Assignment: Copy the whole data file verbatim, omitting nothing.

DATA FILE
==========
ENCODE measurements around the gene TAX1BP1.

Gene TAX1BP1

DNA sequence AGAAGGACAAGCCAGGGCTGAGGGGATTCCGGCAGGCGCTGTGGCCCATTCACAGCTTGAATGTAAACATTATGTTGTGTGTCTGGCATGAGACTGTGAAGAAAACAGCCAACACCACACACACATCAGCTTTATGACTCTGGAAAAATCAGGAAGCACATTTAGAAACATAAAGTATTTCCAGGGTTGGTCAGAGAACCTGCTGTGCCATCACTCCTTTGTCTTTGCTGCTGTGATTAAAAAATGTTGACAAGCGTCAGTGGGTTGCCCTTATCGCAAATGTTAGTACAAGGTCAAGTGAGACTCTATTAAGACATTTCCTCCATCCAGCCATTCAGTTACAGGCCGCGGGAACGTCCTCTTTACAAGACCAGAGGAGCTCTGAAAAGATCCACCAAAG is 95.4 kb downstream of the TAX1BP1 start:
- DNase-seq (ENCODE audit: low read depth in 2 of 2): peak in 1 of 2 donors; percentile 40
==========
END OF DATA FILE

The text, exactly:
ENCODE measurements around the gene TAX1BP1.

Gene TAX1BP1

DNA sequence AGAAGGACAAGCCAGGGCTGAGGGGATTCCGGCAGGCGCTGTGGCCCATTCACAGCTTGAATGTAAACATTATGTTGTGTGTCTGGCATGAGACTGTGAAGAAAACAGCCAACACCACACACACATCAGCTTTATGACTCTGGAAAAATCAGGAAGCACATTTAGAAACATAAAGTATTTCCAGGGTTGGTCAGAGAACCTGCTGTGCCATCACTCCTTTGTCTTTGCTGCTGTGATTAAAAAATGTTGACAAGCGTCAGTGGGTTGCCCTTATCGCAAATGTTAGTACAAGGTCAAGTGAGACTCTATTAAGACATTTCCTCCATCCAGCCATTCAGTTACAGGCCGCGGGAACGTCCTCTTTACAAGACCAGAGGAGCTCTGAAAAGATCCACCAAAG is 95.4 kb downstream of the TAX1BP1 start:
- DNase-seq (ENCODE audit: low read depth in 2 of 2): peak in 1 of 2 donors; percentile 40